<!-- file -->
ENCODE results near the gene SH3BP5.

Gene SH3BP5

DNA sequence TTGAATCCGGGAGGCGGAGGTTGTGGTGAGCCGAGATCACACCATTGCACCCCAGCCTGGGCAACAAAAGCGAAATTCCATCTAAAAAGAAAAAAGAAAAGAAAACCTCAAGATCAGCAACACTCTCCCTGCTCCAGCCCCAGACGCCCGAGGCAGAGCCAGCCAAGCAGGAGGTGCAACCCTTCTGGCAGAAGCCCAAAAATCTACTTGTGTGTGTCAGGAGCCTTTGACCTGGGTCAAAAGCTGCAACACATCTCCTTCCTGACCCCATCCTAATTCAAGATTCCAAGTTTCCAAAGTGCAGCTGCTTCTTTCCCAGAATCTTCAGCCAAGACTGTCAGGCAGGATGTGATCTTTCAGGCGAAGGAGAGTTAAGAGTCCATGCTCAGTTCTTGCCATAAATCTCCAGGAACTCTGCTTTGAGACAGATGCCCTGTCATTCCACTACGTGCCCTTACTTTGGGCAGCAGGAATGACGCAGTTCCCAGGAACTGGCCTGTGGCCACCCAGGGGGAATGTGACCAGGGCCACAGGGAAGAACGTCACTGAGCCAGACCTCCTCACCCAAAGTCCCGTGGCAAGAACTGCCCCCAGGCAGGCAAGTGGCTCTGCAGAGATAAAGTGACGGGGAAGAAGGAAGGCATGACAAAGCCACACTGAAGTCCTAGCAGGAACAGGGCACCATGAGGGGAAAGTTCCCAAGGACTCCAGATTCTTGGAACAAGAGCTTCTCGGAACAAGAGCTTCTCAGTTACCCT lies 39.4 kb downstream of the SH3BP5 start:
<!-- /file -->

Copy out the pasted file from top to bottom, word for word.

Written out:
ENCODE results near the gene SH3BP5.

Gene SH3BP5

DNA sequence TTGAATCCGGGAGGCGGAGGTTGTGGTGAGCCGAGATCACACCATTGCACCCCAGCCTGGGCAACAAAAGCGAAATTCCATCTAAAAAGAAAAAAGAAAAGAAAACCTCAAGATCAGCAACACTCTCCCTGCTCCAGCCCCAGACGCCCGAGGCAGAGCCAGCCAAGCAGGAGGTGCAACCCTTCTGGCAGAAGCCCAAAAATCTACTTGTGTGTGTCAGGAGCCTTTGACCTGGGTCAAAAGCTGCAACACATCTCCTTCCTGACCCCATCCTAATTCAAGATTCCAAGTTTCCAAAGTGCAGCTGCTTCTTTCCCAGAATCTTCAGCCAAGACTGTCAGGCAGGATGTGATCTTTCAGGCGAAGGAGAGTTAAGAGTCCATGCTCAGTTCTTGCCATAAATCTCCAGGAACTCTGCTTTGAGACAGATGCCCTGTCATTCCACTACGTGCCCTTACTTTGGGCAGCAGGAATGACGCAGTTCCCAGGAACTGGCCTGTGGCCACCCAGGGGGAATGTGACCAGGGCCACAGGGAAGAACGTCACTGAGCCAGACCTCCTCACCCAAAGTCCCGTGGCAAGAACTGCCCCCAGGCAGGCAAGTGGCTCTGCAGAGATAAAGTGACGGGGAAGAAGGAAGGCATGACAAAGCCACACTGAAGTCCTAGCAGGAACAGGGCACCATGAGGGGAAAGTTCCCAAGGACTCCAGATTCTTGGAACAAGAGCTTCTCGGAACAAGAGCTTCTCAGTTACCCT lies 39.4 kb downstream of the SH3BP5 start: